The working and learning environment for physicians in training in the USBMJ 2003; 327 doi: https://doi.org/10.1136/bmjusa.02020002 (Published 19 November 2003) Cite this as: BMJ 2003;327:E88
- Peter Y Watson (Peter_Watson@ama-assn.org), Resident trustee
- American Medical Association, Chicago, Illinois, USA
This article originally appeared in BMJ USA
As in Europe, interns and residents have played a critical role in the US health care system for decades. Generations of young physicians fresh from medical school have willingly exchanged up to 130 hours each week fulfilling the service and educational requirements of their training programs for the experience of patient care and the promise of a career in medicine. As we enter a new century however, this “rite of passage” endured by thousands of physicians has fallen under greater scrutiny by the American public.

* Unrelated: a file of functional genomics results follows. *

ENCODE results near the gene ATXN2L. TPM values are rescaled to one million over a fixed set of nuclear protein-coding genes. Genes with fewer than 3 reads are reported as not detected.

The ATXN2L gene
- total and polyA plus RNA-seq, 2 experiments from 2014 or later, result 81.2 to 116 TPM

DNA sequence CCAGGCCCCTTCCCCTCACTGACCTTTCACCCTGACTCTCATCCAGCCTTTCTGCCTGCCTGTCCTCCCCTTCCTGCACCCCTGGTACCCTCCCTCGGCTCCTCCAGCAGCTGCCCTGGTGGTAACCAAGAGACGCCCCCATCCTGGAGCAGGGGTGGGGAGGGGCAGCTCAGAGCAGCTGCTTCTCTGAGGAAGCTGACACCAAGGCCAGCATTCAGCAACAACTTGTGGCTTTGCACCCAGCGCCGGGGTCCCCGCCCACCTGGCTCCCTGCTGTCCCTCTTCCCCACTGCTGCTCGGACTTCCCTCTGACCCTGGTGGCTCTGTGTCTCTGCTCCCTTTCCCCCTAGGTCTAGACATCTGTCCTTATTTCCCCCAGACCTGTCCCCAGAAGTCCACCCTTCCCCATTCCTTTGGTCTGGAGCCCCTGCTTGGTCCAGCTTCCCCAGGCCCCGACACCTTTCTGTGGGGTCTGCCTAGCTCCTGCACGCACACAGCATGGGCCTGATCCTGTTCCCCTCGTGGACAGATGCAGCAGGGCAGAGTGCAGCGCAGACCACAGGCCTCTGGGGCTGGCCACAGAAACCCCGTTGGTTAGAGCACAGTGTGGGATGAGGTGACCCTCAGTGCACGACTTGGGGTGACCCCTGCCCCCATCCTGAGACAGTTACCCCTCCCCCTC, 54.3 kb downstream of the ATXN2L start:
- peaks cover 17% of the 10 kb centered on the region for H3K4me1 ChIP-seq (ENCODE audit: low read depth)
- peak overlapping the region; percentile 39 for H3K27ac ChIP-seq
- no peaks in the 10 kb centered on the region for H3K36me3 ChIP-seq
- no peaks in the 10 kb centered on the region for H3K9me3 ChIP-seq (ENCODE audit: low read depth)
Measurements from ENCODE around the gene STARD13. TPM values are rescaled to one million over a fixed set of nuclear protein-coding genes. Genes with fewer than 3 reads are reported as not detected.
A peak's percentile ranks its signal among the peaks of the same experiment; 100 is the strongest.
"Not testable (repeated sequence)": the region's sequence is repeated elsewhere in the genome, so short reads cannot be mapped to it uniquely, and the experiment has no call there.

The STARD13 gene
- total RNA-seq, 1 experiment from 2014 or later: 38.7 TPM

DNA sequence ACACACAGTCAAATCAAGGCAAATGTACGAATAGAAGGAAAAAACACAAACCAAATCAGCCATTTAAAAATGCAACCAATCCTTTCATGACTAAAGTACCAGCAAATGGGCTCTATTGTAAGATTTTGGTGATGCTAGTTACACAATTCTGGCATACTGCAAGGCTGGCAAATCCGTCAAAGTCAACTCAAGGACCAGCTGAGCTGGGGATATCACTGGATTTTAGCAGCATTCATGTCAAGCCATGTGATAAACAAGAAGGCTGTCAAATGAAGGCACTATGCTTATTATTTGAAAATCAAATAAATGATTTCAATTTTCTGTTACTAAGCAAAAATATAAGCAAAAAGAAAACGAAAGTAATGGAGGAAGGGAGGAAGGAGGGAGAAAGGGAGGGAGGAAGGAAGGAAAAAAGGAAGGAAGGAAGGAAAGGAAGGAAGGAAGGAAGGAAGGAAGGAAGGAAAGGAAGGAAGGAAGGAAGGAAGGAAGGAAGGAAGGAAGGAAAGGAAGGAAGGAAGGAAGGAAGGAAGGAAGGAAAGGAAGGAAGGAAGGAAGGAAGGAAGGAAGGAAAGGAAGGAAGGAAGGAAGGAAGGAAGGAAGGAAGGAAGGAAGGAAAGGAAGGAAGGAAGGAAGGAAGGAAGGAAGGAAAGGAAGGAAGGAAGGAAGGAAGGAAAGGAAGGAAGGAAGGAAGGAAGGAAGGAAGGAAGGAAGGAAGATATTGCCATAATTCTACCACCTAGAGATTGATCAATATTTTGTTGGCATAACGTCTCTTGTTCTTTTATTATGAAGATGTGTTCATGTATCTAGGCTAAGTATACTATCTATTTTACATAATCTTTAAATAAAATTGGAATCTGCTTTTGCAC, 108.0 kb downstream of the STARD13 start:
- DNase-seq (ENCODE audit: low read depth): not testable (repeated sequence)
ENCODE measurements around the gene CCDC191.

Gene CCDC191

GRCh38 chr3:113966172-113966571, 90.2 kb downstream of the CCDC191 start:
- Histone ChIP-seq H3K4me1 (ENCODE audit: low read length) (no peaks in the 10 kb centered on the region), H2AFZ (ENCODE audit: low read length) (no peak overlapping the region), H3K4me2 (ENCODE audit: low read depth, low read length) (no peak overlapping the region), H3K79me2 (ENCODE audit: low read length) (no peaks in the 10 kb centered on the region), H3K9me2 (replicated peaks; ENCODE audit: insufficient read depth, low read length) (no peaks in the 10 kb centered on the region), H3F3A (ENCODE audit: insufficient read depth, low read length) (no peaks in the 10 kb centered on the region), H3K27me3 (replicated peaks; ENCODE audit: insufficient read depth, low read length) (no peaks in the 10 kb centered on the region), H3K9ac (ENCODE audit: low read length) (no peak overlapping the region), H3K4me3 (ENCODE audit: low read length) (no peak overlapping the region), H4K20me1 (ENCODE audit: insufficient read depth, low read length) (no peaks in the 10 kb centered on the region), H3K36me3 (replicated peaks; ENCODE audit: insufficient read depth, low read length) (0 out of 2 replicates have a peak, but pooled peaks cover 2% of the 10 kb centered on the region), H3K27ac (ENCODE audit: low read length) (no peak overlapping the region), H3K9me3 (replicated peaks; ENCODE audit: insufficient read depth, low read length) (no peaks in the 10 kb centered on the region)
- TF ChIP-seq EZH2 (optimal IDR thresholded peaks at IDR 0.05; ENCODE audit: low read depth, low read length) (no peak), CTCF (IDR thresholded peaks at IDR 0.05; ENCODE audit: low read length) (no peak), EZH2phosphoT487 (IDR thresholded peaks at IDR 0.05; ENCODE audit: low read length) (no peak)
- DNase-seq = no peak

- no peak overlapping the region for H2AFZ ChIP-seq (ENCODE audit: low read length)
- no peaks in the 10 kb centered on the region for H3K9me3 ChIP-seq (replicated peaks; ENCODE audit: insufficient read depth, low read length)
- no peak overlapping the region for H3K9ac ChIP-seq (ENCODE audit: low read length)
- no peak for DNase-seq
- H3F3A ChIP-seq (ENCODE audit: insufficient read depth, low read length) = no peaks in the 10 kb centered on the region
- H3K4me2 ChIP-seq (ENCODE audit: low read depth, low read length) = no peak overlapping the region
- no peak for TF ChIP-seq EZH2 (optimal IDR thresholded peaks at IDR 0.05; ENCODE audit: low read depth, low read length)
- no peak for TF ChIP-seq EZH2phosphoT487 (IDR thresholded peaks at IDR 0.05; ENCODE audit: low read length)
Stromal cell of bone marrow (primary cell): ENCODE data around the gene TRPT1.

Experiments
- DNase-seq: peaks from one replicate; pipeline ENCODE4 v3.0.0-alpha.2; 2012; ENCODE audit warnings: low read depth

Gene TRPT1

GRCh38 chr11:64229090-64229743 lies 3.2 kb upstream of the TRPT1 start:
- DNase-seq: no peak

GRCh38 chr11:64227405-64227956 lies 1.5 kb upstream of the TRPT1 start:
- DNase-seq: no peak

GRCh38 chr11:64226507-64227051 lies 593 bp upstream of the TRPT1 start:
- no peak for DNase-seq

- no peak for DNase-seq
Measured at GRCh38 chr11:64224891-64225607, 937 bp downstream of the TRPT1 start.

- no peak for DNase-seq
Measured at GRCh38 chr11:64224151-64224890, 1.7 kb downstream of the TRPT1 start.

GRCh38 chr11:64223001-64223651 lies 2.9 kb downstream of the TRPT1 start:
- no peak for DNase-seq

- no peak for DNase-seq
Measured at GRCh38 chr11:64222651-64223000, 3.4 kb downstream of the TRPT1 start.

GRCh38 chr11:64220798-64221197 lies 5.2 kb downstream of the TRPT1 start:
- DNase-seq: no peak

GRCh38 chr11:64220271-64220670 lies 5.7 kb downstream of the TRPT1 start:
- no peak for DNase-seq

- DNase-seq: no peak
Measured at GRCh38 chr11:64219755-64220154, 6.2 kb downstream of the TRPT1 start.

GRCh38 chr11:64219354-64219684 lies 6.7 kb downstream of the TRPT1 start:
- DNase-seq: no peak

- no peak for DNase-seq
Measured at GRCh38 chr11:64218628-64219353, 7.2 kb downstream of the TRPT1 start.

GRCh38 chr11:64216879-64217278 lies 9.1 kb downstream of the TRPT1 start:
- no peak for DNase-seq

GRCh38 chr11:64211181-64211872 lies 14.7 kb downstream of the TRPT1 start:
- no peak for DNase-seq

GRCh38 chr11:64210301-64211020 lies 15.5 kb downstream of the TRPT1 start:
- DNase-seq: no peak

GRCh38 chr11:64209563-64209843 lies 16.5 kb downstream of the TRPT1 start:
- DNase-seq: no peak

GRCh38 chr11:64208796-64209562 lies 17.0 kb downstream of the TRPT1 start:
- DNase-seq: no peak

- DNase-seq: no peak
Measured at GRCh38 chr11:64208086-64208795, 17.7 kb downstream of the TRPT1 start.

In 1984, a young woman (Libby Zion) admitted to a New York hospital died due to an adverse drug reaction allegedly missed by a fatigued and overworked resident. Although a subsequent grand jury investigation found no fault with the physician or hospital, the public outcry surrounding the case resulted in strict regulations in the state of New York that mandated limits on resident work hours. …